Wading in politicos' ways reveals muck and murk


POSTED: Wednesday, May 27, 2009

The state Capitol's two ponds encompass 80,000 square feet of some of Hawaii's murkiest water, but they are crystal clear in comparison to the turbid legislation and governance in the building rising from the ponds.

While transparency is a promise on the lips of every legislator and governor, no sooner do you hear the word then know it is growing dimmer.

This year the legislators fought the no-win battle of their pay raises. The history was pure opportunistic muck. A salary commission recommended pay raises for lawmakers, judges, the governor and Cabinet. If the Legislature didn't reject it, the raises would flow.

In 2007, the panel met, held public meetings without telling the public when or where the meetings were, briefed the Legislature and governor in private with no public notification, and amazingly the governor and Legislature said not a word as pay raises totaling $20 million by 2014 started rolling in. What's not secret about that?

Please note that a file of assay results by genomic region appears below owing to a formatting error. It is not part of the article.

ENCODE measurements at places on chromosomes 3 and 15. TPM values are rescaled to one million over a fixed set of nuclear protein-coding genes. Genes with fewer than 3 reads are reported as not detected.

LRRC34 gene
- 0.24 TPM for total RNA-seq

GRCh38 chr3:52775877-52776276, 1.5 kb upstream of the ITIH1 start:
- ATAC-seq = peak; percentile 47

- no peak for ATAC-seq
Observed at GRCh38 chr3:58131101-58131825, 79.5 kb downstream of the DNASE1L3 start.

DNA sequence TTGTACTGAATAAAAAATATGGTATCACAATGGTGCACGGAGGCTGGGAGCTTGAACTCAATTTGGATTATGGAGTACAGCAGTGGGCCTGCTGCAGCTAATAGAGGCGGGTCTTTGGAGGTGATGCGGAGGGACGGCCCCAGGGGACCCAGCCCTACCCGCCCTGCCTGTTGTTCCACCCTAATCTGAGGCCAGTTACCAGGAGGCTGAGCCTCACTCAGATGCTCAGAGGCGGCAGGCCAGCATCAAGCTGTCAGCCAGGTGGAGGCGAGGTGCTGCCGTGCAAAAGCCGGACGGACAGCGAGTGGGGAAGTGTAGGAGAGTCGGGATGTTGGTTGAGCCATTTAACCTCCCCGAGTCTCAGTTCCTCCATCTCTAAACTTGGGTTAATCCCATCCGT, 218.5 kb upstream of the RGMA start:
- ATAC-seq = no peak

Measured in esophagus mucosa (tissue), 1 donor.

The Legislature was equally opaque in its handling of the state budget, which was partially balanced with a $40 million change that resulted in drivers paying an excise tax on top of the state, county and federal fuel taxes. The tax had always been on the books, but since 1980 it had been exempted.

This year the exemption was set to expire and the Legislature moved to make the exemption permanent, but while the bill was sitting in conference committee—poof!—the exemption disappeared and so did the $40 million from your wallet. A tax not charged since 1980 is basically a new tax, except this is one you couldn't see coming and, like the pay raise, legislators can say they didn't vote for it.

It's not just the Legislature hiding your money in the dark. In 2007, the Legislature required that Gov. Linda Lingle create a searchable database for grants and contracts. It gave Lingle until January of this year to do it. Lingle didn't, and now the national Sunshine Review notes that it doesn't appear Lingle has any plans to comply.

Twenty-four states have searchable budgets on-line, meaning you can easily find out how these state spend tax money. If you want to see how it is done go to the Missouri Accountability Portal at http://www.mapyourtaxes.mo. gov/MAP/portal. Seven of the states even let you search for employee salaries by name. Not Hawaii.

The next time a Hawaii governor or legislator says they are in favor of government transparency, tell them you can see right through them.

Richard Borreca writes on politics every Wednesday. Reach him at .(JavaScript must be enabled to view this email address).